Mother Roye changing lives in Effortville
Seventy-eight year-old Myrtle Roye, affectionately called ‘Mother Roye’, has only given birth to two biological children, but she has nurtured many others.
The retired teacher, who is now a violence interrupter in Effortville, Clarendon, has mentored many children who she taught while a teacher at Cross Primary and Junior High School in the parish. In fact, at the time of this interview, some of her former students stopped by her house to wish her happy Teachers’ Day on Wednesday, May 5.
Besides her biological children, she has raised five children who are unrelated to her and three grandchildren. Her greatest joy of being a mother to these children is that they have turned out well and are contributing positively to society.
“At the time, there was a lot of violence in the community, and these children – all boys – were on the road, so I eventually took them in and assumed responsibility for them. I saw to it that they all went to school. After leaving school, some went to HEART to learn a skill. They are all now employed and are doing well,” she said proudly.
As for her biological children, both successfully completed university with one employed as an auditor. Her other child passed away, leaving behind three children who she now cares for.
“There are so many joys of being a mother, but when you see your children progress in life, for me that is one of the greatest accomplishments. I always encourage them to excel and to not fall below five in placement in their classes. When I saw that my children were doing well academically, I felt proud,” she said.
Roye, however, noted that it was not an easy task raising these children but emphasised that parents have to be strong and set good examples for their children to follow.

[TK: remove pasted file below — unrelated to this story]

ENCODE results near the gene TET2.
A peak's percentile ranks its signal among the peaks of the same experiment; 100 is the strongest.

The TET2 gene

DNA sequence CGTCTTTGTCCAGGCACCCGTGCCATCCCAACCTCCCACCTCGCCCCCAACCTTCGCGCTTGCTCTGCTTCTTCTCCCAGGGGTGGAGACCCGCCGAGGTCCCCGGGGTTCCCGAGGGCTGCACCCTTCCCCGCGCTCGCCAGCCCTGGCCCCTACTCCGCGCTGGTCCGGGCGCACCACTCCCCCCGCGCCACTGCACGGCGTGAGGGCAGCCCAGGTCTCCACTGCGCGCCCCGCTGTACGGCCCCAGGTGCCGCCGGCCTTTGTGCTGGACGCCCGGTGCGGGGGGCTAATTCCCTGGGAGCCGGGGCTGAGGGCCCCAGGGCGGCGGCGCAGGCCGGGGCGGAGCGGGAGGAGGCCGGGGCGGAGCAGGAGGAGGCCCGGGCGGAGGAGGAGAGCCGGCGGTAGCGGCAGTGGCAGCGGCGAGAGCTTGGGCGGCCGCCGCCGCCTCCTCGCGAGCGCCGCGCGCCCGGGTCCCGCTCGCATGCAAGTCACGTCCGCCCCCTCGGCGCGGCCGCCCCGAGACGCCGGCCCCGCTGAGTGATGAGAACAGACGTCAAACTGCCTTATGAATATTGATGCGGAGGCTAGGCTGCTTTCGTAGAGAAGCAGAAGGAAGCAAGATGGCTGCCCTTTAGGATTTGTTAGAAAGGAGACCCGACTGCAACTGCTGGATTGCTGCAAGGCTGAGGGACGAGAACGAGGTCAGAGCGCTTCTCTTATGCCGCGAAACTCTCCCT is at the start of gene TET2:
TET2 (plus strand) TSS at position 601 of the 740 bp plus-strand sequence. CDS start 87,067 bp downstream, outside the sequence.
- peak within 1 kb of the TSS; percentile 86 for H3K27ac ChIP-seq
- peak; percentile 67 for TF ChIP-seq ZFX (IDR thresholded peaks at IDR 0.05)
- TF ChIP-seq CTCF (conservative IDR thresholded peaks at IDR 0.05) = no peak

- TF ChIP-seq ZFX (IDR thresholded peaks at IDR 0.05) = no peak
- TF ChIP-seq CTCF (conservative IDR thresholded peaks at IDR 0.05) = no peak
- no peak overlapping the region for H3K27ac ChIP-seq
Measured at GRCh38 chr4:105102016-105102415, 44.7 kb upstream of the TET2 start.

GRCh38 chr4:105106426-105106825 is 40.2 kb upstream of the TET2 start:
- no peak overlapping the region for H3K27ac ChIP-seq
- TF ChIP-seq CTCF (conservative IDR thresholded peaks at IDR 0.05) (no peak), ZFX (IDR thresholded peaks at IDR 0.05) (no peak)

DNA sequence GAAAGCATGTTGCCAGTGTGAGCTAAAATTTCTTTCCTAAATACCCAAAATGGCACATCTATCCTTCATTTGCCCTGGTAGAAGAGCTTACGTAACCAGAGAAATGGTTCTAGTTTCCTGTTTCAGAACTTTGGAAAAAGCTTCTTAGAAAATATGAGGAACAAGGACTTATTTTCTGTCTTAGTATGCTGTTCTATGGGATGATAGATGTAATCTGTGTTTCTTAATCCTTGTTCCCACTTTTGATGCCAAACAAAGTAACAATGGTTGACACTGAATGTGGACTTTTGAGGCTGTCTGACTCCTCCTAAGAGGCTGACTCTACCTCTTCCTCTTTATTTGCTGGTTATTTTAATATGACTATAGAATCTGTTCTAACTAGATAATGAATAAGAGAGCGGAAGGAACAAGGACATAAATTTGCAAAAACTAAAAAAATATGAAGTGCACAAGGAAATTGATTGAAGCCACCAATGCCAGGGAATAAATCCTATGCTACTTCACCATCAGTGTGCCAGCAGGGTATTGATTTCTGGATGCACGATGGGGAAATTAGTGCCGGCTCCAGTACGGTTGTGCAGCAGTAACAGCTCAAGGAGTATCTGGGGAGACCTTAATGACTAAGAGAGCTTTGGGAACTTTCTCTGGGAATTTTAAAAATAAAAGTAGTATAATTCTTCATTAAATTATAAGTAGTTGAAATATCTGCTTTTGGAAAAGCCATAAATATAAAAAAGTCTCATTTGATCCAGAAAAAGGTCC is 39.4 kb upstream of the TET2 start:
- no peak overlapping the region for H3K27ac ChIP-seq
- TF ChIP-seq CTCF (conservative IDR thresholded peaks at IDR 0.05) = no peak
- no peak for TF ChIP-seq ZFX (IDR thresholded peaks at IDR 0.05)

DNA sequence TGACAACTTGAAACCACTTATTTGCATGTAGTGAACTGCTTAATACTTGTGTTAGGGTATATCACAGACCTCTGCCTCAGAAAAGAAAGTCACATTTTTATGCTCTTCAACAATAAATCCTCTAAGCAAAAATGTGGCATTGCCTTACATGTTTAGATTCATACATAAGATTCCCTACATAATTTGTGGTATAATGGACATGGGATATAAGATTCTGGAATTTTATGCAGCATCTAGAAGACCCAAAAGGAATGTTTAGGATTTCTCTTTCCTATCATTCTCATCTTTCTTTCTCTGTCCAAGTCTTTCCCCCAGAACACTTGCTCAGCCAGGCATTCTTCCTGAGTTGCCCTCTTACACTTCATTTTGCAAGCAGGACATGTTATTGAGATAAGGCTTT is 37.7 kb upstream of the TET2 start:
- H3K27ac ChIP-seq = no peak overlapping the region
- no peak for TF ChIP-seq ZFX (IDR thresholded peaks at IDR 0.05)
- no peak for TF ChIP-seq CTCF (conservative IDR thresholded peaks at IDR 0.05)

“You can’t be stealing and be telling your child not to steal. You have to set an example. You have to constantly pray for them and let them know that God should be an important part in their life,” she shared.
She has instilled good values in her children, with one of those values being satisfied with what they have and never watching what others have. She said that advice was passed on to her by her parents, who gave her tangible lessons of this value throughout her childhood.
The former vice -principal said that key to raising responsible children is developing a good rapport with them and making them feel comfortable to share information with you.
“As a family, you sit and discuss things with your children. Always include them in your decision making. You alone don’t make the decision,” she said.
As a violence interrupter, Roye applies her listening skills when doing her job in the community. She shows compassion, empathises, and then directs them on the right path.
“The young men who are in trouble, you can’t just write them off because when they see that someone cares and talks with them, you can redirect their lives,” she said, pointing out that many of them need employment to keep them occupied and away from a life of crime.
Her advice to other mothers is to spend time with their children and make sacrifices to ensure that they have a good education.
For Robert Grant, caretaker for Palmers Cross, Roye has had a positive impact on his life. “She has had a tremendous impact on my life. She is one of those persons I really look up to. She has been a mother, mentor, and adviser to me. Where I am now, I owe her a lot in terms of the guidance she provided to me,” he said.